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The Best DPI for Gaming and What You Need to Know About CPI vs DPI
When it comes to modern PC gaming and general use there are huge options of mice to choose from. But with so many options also comes a lot of confusion about what the best mouse will be. This answer will vary depending on what you’re using the mouse for. In this article we’ll be answering common queries such as ‘Whats the best DPI for Gaming?‘ and ‘Whats CPI vs DPI?‘.
These two questions alone can spark up a whole new range of questions, mainly aimed at gaming, and its safe to say that we need to start from the beginning to see what it’s really all about.
A few years have gone by now since we’ve had to endure the beauty and simplicity of a mechanical roller ball mouse. For those either too young to remember or have shut it out of their mind, a roller ball mouse is one where a ball is situated under the mouse and the movement of the mouse, and in turn, the ball was picked up by mechanical rollers (along with dust, hair, sweet wrappers, etc).
These days are long gone now and we’re left with a dizzying array of mice designed not only for gaming but also for office work and design. The way that these mice perceive movement has also moved on too and now are split into two main categories; Optical mice and Laser mice. Both of these use DPI to gauge their movement. Neither involve rolling balls along a table; RIP the roller ball mouse.
Although both different technology the way in which these mice work are almost the same.
Optical mice contain a red light and a camera, the light shines on the desk surface when you move the mouse and the camera takes hundreds of photos and then compares the images to see how far the mouse has travelled within a certain amount of time and also in which direction it has travelled.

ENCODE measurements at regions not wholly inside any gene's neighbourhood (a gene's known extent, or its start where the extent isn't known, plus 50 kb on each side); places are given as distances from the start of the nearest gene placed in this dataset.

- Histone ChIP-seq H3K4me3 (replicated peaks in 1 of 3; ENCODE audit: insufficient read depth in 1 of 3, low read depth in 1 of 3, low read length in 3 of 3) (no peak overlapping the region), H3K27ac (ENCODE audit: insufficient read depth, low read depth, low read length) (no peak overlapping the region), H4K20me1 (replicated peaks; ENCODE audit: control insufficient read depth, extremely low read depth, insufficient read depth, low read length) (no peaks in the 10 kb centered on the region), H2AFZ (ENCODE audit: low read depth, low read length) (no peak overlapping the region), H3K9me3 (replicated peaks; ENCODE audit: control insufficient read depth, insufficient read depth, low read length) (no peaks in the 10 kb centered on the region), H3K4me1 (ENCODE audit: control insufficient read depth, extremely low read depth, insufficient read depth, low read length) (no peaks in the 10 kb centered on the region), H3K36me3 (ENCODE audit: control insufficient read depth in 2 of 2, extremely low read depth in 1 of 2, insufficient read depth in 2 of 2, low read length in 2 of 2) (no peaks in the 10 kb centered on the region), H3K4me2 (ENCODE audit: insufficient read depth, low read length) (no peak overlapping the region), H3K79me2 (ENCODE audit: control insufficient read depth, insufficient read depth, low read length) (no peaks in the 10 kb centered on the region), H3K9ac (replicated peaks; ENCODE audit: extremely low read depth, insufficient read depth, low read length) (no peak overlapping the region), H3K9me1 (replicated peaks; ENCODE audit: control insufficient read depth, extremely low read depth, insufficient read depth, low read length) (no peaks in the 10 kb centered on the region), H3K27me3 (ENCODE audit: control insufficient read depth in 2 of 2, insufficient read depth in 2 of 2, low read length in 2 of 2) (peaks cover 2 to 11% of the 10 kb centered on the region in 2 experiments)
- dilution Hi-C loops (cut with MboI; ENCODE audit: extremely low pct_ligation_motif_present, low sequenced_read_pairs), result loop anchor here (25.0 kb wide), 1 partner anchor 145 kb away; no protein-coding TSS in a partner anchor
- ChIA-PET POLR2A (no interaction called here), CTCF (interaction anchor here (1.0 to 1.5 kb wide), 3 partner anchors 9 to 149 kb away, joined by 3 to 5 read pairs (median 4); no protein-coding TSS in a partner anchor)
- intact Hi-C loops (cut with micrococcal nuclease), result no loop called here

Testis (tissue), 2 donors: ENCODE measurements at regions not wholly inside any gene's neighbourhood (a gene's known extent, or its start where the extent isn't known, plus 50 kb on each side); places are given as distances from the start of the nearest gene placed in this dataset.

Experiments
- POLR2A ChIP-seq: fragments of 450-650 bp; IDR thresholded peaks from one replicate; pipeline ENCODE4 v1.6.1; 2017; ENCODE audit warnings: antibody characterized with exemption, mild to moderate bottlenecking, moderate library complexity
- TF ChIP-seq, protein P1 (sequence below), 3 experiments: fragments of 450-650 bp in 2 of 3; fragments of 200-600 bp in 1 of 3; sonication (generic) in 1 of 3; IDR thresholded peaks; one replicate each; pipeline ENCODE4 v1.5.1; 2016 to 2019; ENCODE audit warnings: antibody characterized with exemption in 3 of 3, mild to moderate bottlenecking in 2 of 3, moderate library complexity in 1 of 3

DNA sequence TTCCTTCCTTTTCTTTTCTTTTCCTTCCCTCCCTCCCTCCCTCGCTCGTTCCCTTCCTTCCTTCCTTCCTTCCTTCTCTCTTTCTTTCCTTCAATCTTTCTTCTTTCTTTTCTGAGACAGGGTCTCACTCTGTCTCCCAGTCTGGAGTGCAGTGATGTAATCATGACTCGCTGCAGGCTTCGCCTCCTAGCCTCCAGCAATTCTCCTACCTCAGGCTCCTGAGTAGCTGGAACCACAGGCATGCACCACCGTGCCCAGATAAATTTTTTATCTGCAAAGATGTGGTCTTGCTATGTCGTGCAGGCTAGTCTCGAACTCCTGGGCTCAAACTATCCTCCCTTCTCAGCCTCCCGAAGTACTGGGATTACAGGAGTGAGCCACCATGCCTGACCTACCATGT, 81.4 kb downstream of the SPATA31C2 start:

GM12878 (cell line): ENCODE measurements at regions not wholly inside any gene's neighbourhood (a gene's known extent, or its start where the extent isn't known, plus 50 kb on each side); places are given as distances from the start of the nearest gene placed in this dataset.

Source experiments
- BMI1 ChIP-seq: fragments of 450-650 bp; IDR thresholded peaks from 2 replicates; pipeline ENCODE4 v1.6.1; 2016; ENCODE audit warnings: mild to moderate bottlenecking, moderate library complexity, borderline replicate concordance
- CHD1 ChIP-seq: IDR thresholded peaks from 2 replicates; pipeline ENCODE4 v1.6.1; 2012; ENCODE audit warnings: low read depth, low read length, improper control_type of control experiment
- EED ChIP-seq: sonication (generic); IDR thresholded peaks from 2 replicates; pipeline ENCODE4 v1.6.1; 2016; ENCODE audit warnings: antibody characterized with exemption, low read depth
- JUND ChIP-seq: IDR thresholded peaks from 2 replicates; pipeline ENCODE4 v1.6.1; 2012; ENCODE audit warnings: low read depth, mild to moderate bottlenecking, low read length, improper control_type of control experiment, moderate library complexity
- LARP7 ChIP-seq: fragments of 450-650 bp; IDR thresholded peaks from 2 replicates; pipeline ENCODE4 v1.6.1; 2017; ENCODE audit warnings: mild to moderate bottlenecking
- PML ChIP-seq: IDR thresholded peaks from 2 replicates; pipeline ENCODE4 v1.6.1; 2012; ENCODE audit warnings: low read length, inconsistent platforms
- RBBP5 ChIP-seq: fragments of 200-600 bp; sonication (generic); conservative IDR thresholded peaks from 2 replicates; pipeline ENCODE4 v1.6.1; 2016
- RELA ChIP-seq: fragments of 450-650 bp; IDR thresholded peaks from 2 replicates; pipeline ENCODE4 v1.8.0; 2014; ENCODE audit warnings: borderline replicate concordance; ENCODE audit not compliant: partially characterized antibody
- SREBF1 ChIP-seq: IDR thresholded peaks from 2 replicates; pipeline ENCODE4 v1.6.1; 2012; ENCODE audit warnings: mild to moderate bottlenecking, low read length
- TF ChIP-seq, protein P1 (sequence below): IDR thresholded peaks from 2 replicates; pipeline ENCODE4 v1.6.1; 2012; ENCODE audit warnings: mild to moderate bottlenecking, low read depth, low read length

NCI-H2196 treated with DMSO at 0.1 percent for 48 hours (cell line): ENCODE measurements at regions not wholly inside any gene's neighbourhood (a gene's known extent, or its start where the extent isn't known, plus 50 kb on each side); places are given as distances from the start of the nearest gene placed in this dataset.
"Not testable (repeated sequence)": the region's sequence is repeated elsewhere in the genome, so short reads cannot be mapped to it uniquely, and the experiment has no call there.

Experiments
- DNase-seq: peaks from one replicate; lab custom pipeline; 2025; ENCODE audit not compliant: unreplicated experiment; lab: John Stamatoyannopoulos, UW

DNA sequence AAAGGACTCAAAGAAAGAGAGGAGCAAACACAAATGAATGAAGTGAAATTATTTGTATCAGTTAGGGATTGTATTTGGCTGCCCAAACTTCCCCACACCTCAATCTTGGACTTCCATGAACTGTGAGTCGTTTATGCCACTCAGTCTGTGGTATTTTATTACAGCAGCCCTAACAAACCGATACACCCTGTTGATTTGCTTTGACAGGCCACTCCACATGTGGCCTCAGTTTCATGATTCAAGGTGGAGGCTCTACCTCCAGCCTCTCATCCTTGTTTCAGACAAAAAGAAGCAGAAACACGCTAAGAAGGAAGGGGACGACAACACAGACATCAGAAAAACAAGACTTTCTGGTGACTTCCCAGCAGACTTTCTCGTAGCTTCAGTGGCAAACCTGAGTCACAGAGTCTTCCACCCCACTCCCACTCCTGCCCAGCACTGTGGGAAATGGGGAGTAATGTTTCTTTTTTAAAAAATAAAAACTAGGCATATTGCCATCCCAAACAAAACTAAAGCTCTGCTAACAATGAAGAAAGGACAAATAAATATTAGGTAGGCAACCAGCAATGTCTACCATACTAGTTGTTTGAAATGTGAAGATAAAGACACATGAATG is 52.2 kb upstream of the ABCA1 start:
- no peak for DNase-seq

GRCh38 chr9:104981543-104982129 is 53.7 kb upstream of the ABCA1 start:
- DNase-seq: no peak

Laser mice function almost exactly the same except they use infrared light instead of visible light to gauge the movement of the mouse.
Whichever type of mouse is being used they both use DPI as a numerical value of measurement and can be used as the true measure of mouse pointer speed.
What is DPI?
As DPI is such an important measurement it needs to be explained in more detail.
DPI stands for ‘Dots per Inch’ and is a measure of how sensitive a mouse is. The higher DPI relates to how far the mouse cursor will move on screen in relation to the mouse movement.
The higher the DPI of a mouse then the smaller the movements needed for the mouse to detect and react to it but don’t be fooled into thinking that high DPI is always better as this is not always the case. If the DPI of a mouse is too high then this can make the movement of the cursor reactive and unusable.
Because of this and the multitude of ways in which a mouse is used many mice now come with a DPI switch to enable, disable and also alter the DPI settings.
DPI is different from sensitivity and these two terms are often be used as one and the same.
The difference between sensitivity and DPI is purely a hardware and software divide. Sensitivity is set from the software whereas DPI is set as a hardware level function. Although you can increase the sensitivity of a cheaper mouse all that will happen is that the Operating System will compensate by moving the cursor further and further to the point where it becomes jittery with no smoothness in movement.
High DPI Low Sensitivity
On the flip side a high DPI mouse can also be set to be low sensitivity which means that the detection and movement will be the same but the movement will be much smoother.
Higher DPI mice are better suited for larger monitors and displays and are often suited for gaming systems. Laptop games and displays are generally not suited for high DPI mouse setups. 4K monitors, on the other hand would be better suited to using a high DPI mouse as this means you wouldn’t be forever moving the mouse across the desk.